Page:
Can I Divorce Immediately in Singapore?
The course of divorce proceedings depends on how complex the case will be. Simplified uncontested divorces tend to be settled in a shorter time, specifically within 6 months to a year. A contested divorce, on the other hand, may take over a year or more to be resolved in Singapore.
In addition, all outstanding ancillary matters also need to have been settled for the Final Judgment to push through, apart from that, the Final Judgement can only be granted after at least three (3) months since the Interim Judgment was granted.
All divorce proceedings will only be considered completed once the Final Judgment has been granted.
When it comes to the specific time for when you can file for a divorce, it depends on the legal facts presented to support your application.
- Adultery — you can file as soon as infidelity is known.
- Unreasonable behaviour — at any time after any suspicious acts or behaviour occurs
- Desertion — after 2 years from the date of desertion.
- Separation — after 3 years from the date of separation. It must be supported by the agreement of both parties. This is in correlation that both spouses have been living separately and apart for that duration.
How Long Can One Remarry After Divorce in Singapore?
To remarry after a divorce, one must request for a Certificate of Final Judgment for your divorce. However, this is only made available if it has been at least three (3) months since receiving the Interim Judgment and all outstanding ancillary matters orders have been made.
Remarrying without first obtaining the Final Judgment or remarrying without going through a divorce is an offence under section 6A of the Women’s Charter. If found guilty, offenders could be fined up to $10,000 and deemed a penalty for a term of up to 7 years.
Suppose the offender concealed their former marriage from the person with whom they are remarrying. In that case, they could be fined up to $15,000. Also may face penalised imprisonment for a term of up to 10 years. However, there can be exceptions to this offence. One example is when a marriage is voided. Another is when one partner has been absent for 7 years at the time of the succeeding marriage. These facts have to be supplemented with evidence and fully disclosed to their new spouse.
Types of Divorce Proceedings
1. Simplified Track
Divorced proceedings on a simplified track is if both parties agree on both the ground for divorce and all ancillary matters before filing the Writ for Divorce. Grounds for divorce include unreasonable behaviour, adultery, desertion, and/or separation. Ancillary matters are issues concerning the division of assets and children’s ownership and arrangements.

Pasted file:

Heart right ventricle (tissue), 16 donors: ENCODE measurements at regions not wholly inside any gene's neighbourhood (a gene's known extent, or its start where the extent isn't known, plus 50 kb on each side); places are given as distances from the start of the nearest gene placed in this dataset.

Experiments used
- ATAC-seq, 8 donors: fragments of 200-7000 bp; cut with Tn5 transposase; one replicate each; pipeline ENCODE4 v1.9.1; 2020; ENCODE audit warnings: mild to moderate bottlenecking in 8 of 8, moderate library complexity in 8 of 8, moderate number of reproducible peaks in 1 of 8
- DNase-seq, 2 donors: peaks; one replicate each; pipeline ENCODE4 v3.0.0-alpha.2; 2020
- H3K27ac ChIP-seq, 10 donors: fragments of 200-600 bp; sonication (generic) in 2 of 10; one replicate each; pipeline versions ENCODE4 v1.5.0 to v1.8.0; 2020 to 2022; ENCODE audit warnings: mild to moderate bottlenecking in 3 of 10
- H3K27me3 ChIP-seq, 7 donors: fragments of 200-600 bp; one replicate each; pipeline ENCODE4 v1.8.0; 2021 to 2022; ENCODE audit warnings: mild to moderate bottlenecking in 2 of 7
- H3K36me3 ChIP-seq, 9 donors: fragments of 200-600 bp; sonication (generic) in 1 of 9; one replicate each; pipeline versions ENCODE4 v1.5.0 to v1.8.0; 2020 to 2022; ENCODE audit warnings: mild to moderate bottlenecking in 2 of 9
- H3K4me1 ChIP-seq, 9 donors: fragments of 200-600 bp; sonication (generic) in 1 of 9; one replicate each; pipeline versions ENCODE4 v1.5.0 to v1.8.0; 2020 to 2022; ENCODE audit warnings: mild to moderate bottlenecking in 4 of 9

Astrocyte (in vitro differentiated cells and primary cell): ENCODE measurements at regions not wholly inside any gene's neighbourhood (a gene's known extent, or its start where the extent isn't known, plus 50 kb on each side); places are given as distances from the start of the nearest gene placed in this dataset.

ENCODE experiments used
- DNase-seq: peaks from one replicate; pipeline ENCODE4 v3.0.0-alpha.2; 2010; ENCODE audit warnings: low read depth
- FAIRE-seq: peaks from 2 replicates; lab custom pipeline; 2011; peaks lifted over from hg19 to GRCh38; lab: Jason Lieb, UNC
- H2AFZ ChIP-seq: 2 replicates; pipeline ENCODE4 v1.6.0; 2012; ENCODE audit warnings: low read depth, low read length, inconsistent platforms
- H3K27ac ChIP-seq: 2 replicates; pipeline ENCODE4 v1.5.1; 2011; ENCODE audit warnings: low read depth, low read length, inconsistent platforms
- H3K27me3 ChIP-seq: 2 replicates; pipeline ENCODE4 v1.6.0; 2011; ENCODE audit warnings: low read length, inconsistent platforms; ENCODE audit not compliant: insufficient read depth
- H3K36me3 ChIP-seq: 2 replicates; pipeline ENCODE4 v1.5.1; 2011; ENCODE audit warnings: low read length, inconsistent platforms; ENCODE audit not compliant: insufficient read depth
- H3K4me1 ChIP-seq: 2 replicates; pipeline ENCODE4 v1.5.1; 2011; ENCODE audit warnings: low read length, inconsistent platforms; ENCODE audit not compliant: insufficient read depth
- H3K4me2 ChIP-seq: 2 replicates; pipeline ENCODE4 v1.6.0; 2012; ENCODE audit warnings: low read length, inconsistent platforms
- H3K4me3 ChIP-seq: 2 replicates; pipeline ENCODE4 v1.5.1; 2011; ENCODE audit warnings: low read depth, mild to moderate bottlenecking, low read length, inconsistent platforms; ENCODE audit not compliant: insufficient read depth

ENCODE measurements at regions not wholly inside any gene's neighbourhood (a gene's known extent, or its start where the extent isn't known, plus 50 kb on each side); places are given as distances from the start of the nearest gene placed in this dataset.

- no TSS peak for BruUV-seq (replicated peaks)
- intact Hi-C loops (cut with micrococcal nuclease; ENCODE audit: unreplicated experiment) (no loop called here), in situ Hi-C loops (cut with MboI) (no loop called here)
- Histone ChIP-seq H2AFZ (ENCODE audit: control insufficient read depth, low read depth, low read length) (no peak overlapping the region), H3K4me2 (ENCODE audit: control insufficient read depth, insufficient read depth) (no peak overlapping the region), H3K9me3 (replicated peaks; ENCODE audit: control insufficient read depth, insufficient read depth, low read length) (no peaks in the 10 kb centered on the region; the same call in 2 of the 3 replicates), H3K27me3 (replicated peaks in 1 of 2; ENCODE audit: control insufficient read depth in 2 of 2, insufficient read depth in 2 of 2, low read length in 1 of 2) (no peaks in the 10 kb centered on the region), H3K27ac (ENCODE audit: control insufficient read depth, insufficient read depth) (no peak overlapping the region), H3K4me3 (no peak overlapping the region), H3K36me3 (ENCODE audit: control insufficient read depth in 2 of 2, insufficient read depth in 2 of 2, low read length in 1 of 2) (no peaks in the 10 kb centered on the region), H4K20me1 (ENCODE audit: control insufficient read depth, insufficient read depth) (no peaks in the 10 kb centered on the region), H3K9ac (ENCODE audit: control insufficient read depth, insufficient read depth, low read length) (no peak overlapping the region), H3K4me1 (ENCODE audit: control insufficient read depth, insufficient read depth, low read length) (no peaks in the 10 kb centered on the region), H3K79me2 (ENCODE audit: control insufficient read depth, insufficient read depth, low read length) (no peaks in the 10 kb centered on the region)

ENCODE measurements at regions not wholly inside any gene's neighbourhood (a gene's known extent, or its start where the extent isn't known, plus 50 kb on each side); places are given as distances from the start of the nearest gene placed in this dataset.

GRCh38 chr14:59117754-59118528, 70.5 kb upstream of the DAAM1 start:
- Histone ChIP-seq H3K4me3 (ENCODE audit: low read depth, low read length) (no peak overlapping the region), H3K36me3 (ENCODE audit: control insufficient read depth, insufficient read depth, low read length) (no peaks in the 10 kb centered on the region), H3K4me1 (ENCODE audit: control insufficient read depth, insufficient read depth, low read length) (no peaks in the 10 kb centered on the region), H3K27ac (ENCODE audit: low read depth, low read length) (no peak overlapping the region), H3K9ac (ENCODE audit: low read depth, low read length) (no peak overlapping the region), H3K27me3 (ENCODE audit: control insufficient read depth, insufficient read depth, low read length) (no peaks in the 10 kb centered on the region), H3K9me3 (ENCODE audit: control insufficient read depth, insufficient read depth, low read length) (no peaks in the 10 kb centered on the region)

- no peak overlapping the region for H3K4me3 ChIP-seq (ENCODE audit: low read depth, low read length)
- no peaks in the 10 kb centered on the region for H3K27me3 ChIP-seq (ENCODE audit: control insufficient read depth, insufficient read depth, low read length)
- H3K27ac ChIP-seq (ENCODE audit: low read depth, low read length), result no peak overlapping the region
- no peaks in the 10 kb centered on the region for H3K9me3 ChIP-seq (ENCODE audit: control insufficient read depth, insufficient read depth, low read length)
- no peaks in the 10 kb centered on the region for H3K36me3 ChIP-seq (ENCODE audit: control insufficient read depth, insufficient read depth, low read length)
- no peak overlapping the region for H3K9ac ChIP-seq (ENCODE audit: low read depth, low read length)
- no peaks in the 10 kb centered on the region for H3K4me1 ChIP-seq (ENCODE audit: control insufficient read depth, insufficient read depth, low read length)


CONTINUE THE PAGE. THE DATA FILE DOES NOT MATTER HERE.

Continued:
The simplified track is a faster and more cost-effective route because it does not involve the court.
2. Normal Track
If both parties can’t come to an agreement on the ground for divorce and/or the ancillary matters, then the court will have to intervene. With that, the divorce will be filed on the normal track.
This long-drawn process is usually extremely costly and can have a long-lasting negative impact on the children involved.
Application for the Certificate of Final Judgment is usually made available after an agreement on the ancillary matters is reached.
However, both parties may still fight to reach an agreement later in the Court process. If this is done, that issue will be regarded as uncontested, shortening the normal track divorce process.
How Do I Commence Divorce Proceedings in Singapore?
Divorce proceedings begin with filing for divorce with the Family Justice Courts, along with compliance with the legal requirements of divorce. To better protect the interests of children affected by their parent’s divorce, ancillary matters must be filed. In addition, there will also be a mandatory parenting programme before the filing for divorce can be done. This programme will cover housing, finance, care arrangements and positive co-parenting after divorce.
YeoLaw Can Assist You Through Every Step of Your Divorce
Going through a divorce is not easy for any individual, no matter one’s desired outcome. And no matter how you decide to go about it, there are simply things that one cannot prepare for. This is why at YeoLaw, they are ready to guide you through this process with your interests and the best possible outcome in mind. Contact them today via +65 6220 3400 or visit Yeo & Associates LLC website for the best quality service that puts you and your welfare first.